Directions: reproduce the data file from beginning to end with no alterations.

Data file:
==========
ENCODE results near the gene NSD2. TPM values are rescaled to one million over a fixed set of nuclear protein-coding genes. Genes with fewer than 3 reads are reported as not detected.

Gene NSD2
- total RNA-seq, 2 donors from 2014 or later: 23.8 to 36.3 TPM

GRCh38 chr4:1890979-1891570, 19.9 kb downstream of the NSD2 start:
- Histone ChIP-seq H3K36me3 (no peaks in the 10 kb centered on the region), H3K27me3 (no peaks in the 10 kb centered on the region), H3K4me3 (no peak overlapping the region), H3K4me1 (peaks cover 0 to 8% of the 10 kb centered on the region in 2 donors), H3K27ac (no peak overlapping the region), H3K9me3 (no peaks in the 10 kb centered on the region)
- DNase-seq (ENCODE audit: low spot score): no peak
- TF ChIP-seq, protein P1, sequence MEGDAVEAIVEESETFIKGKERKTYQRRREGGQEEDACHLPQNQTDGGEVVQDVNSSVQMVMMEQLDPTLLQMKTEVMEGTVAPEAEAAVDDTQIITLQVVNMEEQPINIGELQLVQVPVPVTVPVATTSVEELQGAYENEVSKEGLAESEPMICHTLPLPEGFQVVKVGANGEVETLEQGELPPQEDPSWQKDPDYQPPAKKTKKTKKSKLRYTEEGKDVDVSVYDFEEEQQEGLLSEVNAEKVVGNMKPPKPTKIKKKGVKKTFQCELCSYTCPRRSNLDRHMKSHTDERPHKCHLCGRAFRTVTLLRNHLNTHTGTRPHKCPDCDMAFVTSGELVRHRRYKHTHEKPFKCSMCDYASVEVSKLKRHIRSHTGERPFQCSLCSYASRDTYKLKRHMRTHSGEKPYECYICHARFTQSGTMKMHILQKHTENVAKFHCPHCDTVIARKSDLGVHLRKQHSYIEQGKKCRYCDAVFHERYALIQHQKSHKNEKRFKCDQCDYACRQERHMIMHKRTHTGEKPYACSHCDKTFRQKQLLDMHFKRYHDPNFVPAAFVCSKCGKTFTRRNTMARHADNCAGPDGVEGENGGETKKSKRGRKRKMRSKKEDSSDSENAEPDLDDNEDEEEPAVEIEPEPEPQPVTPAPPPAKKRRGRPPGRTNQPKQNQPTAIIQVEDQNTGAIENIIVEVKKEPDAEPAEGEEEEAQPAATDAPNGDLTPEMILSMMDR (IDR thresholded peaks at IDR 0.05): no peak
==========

ENCODE results near the gene NSD2. TPM values are rescaled to one million over a fixed set of nuclear protein-coding genes. Genes with fewer than 3 reads are reported as not detected.

Gene NSD2
- total RNA-seq, 2 donors from 2014 or later: 23.8 to 36.3 TPM

GRCh38 chr4:1890979-1891570, 19.9 kb downstream of the NSD2 start:
- Histone ChIP-seq H3K36me3 (no peaks in the 10 kb centered on the region), H3K27me3 (no peaks in the 10 kb centered on the region), H3K4me3 (no peak overlapping the region), H3K4me1 (peaks cover 0 to 8% of the 10 kb centered on the region in 2 donors), H3K27ac (no peak overlapping the region), H3K9me3 (no peaks in the 10 kb centered on the region)
- DNase-seq (ENCODE audit: low spot score): no peak
- TF ChIP-seq, protein P1, sequence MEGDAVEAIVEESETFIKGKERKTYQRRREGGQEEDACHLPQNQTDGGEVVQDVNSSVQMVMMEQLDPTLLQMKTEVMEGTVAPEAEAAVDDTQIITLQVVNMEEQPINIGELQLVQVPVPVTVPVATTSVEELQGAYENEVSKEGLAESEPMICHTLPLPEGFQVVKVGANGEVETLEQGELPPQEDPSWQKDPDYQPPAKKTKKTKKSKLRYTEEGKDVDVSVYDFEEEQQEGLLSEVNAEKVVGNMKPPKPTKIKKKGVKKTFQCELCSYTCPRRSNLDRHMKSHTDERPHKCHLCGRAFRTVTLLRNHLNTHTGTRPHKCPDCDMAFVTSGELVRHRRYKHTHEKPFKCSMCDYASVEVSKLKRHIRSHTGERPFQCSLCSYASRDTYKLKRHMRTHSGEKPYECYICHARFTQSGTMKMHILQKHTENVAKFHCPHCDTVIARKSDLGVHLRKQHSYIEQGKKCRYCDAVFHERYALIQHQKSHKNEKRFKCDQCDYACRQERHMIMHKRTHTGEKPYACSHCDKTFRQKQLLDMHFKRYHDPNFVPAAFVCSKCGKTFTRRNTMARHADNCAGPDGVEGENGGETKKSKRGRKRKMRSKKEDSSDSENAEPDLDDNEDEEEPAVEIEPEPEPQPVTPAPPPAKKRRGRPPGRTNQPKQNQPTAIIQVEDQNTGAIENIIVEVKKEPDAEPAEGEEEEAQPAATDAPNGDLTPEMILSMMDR (IDR thresholded peaks at IDR 0.05): no peak